Microsoft ex-employee -- Windows 8 is a "catastrophe"

Windows 8 isn't even in final form yet, but a former Microsoft employee who is chief executive and co-founder of the Valve game publisher and platform, says that when released, it will be a "catastrophe." And that's from someone whose company's primary platform is Windows.

Gabe Newell, who left Microsoft in 1996 to start Valve, had that to say and more when interviewed by VentureBeat at the Casual Connect game conference. He was asked the most softball of questions -- "What are some of the projects you're working on?" He began by describing some of his projects, and by lauding Microsoft, saying, for example:

Valve wouldn't exist if it weren’t for the PC. Id Software, Epic, Zynga, Facebook, and Google wouldn't have existed without the openness of the platform.

Later on, though, he laces into Microsoft and Windows 8, saying:

"I think that Windows 8 is kind of a catastrophe for everybody in the PC space. I think that we're going to lose some of the top-tier PC [original equipment manufacturers]. They'll exit the market. I think margins are going to be destroyed for a bunch of people."

He doesn't go into details about why he believes Windows 8 will be a catastrophe. But part of it seems to be the closed nature of the Windows Store and Metro apps. In Windows 8, Microsoft is becoming more closed, like Apple. You'll only be able to install Metro apps via the store, and Microsoft will control what's in the store and what's not.

On the desktop, you can install whatever you want. Not on RT-based tablets, though. On those, the only way to install software is via the Windows Store.

He complains in the interview that:

"If people look at what they can accomplish when they can limit competitors' access to their platform, they say, 'Wow, that's really exciting.' Even some of the people who have open platforms, like Microsoft, get really excited by the idea that Netflix has to pay them rent in order to be on the Internet."

He's worried enough about the closed nature of Windows 8 that he spent most of the interview lauding Linux for its openness.

It's not the first time he's laced into Microsoft and lauded Linux. Michael Larabel of the site Phoronix had this to say back in April:

"Listening to Gabe Newell talk about Linux for hours made me wonder whether he was a former ex-Microsoft employee (where he actually did work in his pre-Valve days in the 90's) or the director of the Linux Foundation. His level of Linux interest and commitment was incredible while his negativity for Windows 8 and the future of Microsoft was stunning. In fact, as soon as I return to my office this weekend I plan to try out Windows 8 simply to see if it's as bad as Gabe states."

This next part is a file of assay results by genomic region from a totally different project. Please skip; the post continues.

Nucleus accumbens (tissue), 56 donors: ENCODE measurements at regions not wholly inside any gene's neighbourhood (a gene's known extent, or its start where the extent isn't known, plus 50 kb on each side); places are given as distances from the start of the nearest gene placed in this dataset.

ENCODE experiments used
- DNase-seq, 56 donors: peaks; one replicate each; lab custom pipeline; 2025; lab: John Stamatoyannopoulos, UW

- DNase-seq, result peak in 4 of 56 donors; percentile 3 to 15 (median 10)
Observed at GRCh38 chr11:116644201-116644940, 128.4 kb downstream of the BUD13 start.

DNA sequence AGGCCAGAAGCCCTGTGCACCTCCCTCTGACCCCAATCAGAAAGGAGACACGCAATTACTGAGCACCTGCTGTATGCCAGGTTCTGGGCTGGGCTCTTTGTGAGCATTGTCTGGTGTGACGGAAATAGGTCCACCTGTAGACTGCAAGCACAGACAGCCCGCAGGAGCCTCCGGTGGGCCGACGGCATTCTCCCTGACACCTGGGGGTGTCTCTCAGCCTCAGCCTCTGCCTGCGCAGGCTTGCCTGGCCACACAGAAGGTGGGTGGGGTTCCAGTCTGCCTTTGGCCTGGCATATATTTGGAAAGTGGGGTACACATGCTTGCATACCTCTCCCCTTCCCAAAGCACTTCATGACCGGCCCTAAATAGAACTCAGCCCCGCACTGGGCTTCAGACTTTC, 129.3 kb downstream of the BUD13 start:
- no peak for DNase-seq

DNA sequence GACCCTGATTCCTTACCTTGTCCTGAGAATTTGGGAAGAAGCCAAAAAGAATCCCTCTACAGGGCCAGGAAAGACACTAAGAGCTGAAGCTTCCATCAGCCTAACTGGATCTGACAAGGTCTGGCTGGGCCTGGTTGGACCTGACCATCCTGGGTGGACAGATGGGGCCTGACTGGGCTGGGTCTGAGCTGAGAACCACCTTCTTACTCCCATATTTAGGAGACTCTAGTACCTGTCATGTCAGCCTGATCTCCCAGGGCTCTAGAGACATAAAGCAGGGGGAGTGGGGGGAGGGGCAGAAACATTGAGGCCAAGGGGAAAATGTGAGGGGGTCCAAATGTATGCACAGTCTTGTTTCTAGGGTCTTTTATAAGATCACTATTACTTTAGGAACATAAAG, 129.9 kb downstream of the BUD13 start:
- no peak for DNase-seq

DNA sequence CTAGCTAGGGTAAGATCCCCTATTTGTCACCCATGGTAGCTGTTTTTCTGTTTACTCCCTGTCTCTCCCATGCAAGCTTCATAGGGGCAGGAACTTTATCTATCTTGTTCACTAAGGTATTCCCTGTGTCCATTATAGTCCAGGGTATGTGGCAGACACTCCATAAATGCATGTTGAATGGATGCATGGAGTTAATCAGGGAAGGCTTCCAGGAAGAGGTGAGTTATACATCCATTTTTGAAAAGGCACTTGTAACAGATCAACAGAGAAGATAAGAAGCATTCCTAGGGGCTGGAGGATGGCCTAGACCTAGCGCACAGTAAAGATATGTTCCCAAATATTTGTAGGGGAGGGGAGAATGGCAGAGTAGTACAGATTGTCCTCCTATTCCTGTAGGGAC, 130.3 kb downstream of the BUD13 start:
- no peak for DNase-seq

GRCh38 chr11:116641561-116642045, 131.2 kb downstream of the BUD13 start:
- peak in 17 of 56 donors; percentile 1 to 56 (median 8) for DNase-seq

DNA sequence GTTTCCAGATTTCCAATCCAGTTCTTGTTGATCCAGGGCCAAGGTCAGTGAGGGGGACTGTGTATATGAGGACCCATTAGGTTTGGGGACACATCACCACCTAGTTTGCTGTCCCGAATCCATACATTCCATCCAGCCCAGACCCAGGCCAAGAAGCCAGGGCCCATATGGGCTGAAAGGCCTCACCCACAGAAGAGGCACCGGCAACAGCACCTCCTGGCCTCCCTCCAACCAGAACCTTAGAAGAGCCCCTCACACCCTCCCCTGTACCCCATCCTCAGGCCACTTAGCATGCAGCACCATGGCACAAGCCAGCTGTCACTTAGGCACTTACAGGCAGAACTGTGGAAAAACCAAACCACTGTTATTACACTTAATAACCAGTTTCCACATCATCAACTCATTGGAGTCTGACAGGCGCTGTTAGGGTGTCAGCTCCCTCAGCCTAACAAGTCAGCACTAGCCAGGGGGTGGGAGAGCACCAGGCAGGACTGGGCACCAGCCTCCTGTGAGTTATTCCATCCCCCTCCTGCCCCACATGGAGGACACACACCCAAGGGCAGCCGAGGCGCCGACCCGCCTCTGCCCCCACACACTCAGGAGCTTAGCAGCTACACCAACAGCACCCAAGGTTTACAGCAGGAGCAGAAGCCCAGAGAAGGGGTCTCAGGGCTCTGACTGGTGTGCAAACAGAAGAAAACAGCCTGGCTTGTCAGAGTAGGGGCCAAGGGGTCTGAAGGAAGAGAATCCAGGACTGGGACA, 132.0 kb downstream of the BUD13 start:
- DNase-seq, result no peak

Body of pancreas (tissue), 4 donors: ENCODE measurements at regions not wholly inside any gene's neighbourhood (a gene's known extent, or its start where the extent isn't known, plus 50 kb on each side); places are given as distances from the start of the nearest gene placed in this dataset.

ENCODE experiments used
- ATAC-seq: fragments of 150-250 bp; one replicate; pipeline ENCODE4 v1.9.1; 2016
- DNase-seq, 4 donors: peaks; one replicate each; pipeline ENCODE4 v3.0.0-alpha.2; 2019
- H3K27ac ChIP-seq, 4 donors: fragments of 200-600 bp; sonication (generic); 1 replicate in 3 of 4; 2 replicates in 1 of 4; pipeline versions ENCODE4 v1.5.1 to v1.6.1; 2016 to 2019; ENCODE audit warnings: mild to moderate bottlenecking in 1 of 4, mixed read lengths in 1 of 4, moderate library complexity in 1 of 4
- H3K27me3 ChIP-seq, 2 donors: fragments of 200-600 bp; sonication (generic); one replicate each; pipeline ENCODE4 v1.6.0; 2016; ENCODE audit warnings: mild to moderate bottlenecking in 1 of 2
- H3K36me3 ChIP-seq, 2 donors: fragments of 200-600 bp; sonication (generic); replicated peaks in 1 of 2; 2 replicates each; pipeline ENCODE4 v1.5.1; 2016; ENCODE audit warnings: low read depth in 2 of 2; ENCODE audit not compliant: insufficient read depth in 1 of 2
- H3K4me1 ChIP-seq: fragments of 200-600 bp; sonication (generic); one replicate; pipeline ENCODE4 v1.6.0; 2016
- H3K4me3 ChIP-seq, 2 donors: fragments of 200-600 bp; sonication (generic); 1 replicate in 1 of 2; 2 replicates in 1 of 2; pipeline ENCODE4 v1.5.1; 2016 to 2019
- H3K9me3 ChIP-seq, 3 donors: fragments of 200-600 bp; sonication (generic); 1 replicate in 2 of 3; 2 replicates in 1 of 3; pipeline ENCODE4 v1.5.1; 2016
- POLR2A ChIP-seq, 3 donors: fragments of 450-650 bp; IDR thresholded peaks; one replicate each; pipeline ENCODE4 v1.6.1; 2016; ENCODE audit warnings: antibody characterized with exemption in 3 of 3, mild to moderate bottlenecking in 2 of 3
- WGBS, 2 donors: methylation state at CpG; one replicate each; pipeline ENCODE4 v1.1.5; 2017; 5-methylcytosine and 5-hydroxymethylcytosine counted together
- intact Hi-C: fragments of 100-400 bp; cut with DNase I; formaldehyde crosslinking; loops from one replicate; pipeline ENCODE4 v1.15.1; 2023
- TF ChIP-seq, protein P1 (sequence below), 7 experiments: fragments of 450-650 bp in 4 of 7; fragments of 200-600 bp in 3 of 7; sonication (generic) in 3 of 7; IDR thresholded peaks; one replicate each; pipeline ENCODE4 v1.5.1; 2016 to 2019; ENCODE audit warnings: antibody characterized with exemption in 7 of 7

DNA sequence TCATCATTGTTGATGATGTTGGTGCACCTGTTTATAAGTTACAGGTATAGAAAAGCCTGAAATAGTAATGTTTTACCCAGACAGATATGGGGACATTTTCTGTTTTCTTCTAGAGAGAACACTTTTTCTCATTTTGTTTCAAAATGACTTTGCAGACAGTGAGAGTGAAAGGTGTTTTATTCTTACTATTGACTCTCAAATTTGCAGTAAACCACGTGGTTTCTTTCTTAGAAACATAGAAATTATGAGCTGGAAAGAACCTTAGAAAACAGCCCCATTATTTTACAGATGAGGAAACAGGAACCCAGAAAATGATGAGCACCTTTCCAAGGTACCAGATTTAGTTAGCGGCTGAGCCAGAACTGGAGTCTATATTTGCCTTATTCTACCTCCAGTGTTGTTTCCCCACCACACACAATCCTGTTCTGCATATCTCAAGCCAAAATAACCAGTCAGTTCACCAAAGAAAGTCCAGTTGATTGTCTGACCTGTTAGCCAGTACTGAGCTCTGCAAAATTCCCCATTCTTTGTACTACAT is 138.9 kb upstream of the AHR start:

Keep in mind that as Ars Technica points out, Newell has a lot to lose from Windows 8 being a closed system. Steam is a game distribution platform, and Windows 8 would cut him out of the loop. As Peter Bright writes:

"Newell is not a disinterested third party. Valve makes money from the commission it takes on Steam sales. Windows 8, with its built-in Windows Store, challenges that revenue source. Features such as Xbox LIVE integration could make the Windows Store and Windows 8 a more appealing platform for gamers and developers alike than Steam."

Still, Newell's comments seem to be heart-felt. I can't say that I agree that Windows 8 will be a catastrophe, although I think that designing it primarily for tablets rather than traditional PCs is a mistake. I do agree with his unhappiness about the close nature of the Windows Store and Metro apps. Making things worse is that in all likelihood, in a later Windows version, the desktop will go away, and the only apps you'll be able to download will be via the Windows Store.

FREE Computerworld Insider Guide: Five IT certifications that won’t break you
Join the discussion
Be the first to comment on this article. Our Commenting Policies